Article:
Currently the National Chief of the Assembly of First Nations, Perry Bellegarde has spent his life advancing First Nations self-determination and establishing a new relationship between First Nations, the Crown and non-Indigenous Canadians.  He has a deep love of, and connection to his Cree and Nakota cultures and an unshakeable commitment to seeing the recognition and implementation of Inherent Aboriginal and Treaty rights.  As a First Nations leader, Chief Bellegarde has also taken on an international role advocating on behalf of Indigenous peoples around the world through his advocacy at the United Nations.

Shortly after becoming the first First Nations person to earn an undergraduate degree from the University of Regina’s Faculty of Administration, he became Vice-Chair and then Tribal Chair of the Touchwood-File Hills Qu’Appelle Tribal Council.  Chief Bellegarde served three terms as Chief of the Federation of Saskatchewan Indian Nations, now the Federation of Sovereign Indigenous Nations, negotiating a twenty-five year Gaming Agreement, thereby stabilizing an industry in Saskatchewan that employs more than 2,000 people today.  As the Saskatchewan Regional Chief for the Assembly of First Nations, he helped to facilitate a national multi-million dollar compensation package for First Nations Veterans and their spouses for the injustices they endured upon their return to Canada from international conflicts.


Gail Bowen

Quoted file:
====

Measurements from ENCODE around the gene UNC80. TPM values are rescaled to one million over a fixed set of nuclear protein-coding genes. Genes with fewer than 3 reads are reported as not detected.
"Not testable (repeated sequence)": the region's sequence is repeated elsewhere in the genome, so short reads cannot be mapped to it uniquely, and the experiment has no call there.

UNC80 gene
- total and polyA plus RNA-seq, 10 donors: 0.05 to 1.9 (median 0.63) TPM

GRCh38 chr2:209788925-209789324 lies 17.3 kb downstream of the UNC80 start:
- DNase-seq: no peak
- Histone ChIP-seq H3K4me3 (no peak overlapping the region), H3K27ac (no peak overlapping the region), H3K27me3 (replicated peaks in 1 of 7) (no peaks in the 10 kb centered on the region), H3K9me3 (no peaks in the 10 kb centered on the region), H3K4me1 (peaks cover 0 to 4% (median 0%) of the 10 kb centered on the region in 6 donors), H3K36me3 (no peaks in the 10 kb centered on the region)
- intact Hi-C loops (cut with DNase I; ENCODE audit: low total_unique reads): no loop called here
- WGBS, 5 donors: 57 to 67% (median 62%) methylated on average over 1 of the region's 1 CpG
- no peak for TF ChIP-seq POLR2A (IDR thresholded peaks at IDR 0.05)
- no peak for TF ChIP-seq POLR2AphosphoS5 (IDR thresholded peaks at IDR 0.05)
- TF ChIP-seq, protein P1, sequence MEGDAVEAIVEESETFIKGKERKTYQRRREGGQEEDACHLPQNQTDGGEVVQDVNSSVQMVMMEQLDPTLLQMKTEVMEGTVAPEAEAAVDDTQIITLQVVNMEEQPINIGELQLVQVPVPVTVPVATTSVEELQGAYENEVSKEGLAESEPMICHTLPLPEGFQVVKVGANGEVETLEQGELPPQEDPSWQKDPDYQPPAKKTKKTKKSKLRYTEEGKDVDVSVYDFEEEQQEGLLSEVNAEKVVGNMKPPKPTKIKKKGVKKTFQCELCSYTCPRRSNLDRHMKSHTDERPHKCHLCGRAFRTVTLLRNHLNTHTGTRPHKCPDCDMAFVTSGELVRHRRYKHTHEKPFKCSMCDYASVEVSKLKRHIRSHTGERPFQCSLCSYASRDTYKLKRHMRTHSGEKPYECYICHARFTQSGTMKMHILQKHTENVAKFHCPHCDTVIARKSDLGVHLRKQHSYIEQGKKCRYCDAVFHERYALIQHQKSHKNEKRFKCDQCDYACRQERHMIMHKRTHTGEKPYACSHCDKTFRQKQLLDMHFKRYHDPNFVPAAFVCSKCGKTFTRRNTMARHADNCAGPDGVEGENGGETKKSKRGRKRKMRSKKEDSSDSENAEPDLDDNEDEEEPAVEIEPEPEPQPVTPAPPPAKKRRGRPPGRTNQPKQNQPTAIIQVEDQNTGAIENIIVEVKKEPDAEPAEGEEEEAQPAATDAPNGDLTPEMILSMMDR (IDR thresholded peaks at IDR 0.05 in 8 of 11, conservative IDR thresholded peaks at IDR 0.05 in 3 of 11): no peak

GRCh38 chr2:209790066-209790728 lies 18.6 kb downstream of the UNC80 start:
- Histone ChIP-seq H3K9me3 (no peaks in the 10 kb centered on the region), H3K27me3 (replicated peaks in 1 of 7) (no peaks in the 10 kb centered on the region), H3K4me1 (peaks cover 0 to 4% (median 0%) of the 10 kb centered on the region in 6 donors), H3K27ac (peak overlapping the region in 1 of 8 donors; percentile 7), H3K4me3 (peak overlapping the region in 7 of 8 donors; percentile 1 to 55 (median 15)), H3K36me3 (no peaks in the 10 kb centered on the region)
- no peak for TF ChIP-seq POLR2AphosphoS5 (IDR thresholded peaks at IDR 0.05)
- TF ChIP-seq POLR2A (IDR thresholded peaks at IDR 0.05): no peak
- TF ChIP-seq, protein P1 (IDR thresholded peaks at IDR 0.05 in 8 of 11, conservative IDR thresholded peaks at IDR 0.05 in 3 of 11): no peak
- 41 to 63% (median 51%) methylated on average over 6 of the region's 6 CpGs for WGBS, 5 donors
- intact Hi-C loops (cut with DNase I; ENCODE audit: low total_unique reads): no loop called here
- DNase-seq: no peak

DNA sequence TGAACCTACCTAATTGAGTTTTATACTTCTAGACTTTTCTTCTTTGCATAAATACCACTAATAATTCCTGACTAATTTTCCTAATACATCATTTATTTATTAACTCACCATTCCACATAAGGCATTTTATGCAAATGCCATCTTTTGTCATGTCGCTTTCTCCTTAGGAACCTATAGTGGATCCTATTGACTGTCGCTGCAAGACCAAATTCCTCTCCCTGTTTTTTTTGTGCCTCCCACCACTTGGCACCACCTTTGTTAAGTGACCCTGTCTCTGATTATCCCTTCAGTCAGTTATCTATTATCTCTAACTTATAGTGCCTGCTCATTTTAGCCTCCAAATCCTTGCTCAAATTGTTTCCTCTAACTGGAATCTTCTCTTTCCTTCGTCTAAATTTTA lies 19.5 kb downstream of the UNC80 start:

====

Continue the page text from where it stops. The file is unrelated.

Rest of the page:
Gail Bowen is a prolific author, playwright and teacher.  Her best known works are the Joanne Kilbourn series of mystery novels, all of which are set in Saskatchewan.  These books have received national and international acclaim for their realistic, continually evolving heroine and examinations of contemporary social issues ranging from child prostitution to feminism, racism and domestic abuse.  Six books in the series have been successfully adapted for an international television audience.  Among her numerous writing awards are a lifetime achievement award from the Crime Writers of Canada and the Distinguished Canadian Award from the University of Regina and the Lifelong Learning Centre.  Readers’ Digest has called her Canada’s best mystery novelist. She is also a playwright, specializing in children’s literature, and has adapted a number of classic works such as Peter Pan and Beauty and the Beast for the stage and radio.

Ms. Bowen has spent her professional life helping new writers develop their craft and unique voices.  She has been a writer-in-residence at libraries in Regina, Calgary and Toronto, and has presented courses at numerous writers’ festivals and retreats across Canada.  In addition, she taught literature in the English Department of the First Nations University of Canada for 22 years, serving six years as department head.

 

Dr. Robert Calder